Here’s the thing. For most of the 20th century, LDS leadership simply didn’t want to talk about LDS polygamy. The occasional Sunday School lesson on “eternal marriage,” with discussion of D&C 132, mostly avoided the topic, and it wasn’t talked about anywhere else. In the last third of the 20th century, Correlation did a pretty thorough job of removing *any* discussion of LDS polygamy from any and every LDS publication, to the point that an entire generation of LDS youth grew up NOT KNOWING that Joseph Smith had 35 “wives.” I put that word in quotes because there is a whole discussion of marriage versus sealing and, of course, concubines that we could have. Here in 2022, the women Joseph was married or sealed to look more like victims than wives. But that discussion is beyond the scope of this post. The main point to take away is that in the 20th century, the Church simply avoided the whole topic of polygamy, but in the 21st century the Church is addressing and defending it in the Essays and in curriculum materials.
The Class Discussion
I won’t go into specifics about the class discussion in the Institute class I attended. I was expecting a variety of questions about historical LDS polygamy, from how many “wives” did Joseph have (or even “did Joseph really have more than one wife?”) to Fanny Alger to polyandry. The only question along these lines was about post-1890 attempts to continue plural marriage down in Mexico or up in Canada. I said yes that happened, and I explained a little about the Mormon Colonies down in Mexico.
The surprising thing is that most of the questions, most of the concerns, were about current family relationships. My mother remarried and I want to be sealed to her and my stepfather, not bio dad. What about a woman who joins the Church later in life, during a third marriage, does she have to choose which of her three husbands to be sealed to in eternity? What about a member who was abused during childhood and does not want to be sealed to biological parents? Can that sealing be terminated? Those are the sort of questions that the new generation, teens and twenty-somethings, seem to have about eternal marriage. They don’t so much care about what Joseph and Brigham did or didn’t do. They care about how eternal marriage and family sealing work or don’t work in the context of complicated and complex 21st-century family arrangements.
Maybe, in terms of Gospel Topics Essays, what is needed is not four essays on historical LDS polygamy. Maybe what is needed is a long essay on sealings and terminations, choices and options, for families and kids and widows and widowers and blended families in 2022. What options are there for arranging or re-arranging LDS sealings that claim to determine family relationships in the hereafter? For you or me, that might sound like a technical issue or maybe a hypothetical doctrinal discussion. But for a lot of LDS, that is a very important and very personal matter of great concern.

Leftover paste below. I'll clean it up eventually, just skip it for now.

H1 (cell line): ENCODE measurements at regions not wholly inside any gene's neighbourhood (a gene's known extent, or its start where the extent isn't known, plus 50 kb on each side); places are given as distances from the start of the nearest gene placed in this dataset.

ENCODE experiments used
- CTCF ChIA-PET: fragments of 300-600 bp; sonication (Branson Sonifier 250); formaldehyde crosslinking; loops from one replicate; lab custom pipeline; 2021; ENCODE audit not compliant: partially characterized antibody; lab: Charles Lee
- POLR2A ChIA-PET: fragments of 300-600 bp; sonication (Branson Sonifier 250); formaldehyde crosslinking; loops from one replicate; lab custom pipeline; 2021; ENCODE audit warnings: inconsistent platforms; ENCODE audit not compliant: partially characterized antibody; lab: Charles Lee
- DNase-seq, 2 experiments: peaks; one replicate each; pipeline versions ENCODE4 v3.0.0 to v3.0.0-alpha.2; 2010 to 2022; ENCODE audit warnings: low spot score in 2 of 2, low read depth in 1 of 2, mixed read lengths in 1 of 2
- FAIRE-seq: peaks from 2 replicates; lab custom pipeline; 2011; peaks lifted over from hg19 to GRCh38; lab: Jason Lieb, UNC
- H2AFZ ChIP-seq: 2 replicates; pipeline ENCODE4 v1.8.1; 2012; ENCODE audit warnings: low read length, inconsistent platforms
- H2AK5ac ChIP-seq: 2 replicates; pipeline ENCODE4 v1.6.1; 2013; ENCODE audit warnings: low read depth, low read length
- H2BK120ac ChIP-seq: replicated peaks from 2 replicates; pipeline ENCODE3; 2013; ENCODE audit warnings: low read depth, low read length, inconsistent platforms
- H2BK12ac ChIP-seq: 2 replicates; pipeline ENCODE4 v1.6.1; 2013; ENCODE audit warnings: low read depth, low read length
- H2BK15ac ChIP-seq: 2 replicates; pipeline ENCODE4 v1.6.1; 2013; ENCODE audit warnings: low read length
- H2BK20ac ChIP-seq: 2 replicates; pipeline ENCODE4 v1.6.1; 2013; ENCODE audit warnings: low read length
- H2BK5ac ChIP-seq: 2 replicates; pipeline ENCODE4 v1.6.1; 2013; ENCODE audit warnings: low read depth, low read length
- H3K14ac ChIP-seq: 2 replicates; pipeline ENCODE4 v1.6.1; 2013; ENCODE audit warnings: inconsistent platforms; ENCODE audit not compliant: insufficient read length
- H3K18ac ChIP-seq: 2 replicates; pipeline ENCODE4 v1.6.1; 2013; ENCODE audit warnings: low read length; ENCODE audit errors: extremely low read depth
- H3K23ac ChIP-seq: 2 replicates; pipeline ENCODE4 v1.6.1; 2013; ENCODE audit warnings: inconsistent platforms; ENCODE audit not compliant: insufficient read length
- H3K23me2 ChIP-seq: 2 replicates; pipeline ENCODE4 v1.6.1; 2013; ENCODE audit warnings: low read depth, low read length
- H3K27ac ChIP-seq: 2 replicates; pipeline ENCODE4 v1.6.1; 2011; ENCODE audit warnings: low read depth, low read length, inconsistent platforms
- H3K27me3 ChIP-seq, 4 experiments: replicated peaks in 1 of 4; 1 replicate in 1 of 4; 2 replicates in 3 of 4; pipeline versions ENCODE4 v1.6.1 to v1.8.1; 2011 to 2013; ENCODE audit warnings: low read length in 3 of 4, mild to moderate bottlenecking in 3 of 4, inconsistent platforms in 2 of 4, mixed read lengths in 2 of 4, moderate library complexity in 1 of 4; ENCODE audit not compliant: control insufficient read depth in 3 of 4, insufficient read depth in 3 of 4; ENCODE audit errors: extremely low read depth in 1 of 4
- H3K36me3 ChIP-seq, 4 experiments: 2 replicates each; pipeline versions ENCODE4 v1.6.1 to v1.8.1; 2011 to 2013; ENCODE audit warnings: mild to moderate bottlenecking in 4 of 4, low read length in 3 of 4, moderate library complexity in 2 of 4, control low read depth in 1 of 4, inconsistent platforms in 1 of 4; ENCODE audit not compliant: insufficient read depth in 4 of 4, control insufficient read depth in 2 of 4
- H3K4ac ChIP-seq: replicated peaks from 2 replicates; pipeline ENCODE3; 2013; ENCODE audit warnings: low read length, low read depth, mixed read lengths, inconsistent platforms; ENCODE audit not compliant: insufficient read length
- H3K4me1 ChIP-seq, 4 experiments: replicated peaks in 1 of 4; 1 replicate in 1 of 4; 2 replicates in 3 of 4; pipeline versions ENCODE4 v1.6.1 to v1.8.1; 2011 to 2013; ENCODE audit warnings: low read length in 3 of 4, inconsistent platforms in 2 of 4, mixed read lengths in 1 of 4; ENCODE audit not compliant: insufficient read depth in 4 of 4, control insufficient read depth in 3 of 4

Even if there had never been any LDS practice of plural marriage, the doctrine of eternal marriage would bring up many of these issues. So here is a surprising point: the problem isn’t the historical practice of LDS polygamy, it’s the LDS doctrine of eternal marriage. These problematic family scenarios (real-life ones, these are not just hypothetical) don’t get talked about in any LDS lessons or talks. The only way to get answers and action on a particular situation, a real-life situation, is to go the bishop and make a request, who kicks it upstairs to a stake president and eventually to a GA committee or the First Presidency, who then grants or does not grant permission for a particular sealing to be performed or to be terminated. There are some rules that govern these scenarios, but they’re not spelled out anywhere you or I can see them, and of course the rules change over time. Even more frustrating, the “rules” aren’t really rules. They aren’t binding. At some level, there’s an LDS committee or leader who can waive any rule for a sufficiently deserving case or for a friend of the family.
I could go on for pages. There are several scholarly books that have come out in the last 20 years that I could list. There are plenty of issues raised in the Gospel Topics Essays on polygamy to talk about. There is a longer discussion to be had about the various rules and changes for the current LDS practice of sealings and terminations of sealings. Like in the 19th century, men were sealed to men. But this is a blog post, not a book, so I’ll just wind it up with a couple more paragraphs and a few discussion prompts.
Here’s something I never see clearly explained in polygamy discussions. “Marriage” is a legal status, defined and controlled by the state. “Sealing” is an LDS religious practice or ritual, defined and controlled by the Church and its leadership. Keeping these two concepts distinct is very helpful, even if they are often muddled in LDS discussions. If you go to an LDS temple to get married, the marriage and sealing are performed simultaneously, but it’s only a marriage because in the United States the state (that is, the government) delegates to religious officials, including LDS bishops and temple sealers, the authority to perform a state-recognized marriage. You still need a marriage license from the state before going to an LDS temple for a marriage/sealing. In some countries, that delegation is not made. You go to city hall or the courthouse for a marriage, performed by a government official or judge, then go to a church for a religious ceremony, a “church marriage.” But the state action is what makes it a valid marriage. In such a country, skip the church service, you’re still married in the eyes of the state. Skip the trip to the courthouse, you’re not married.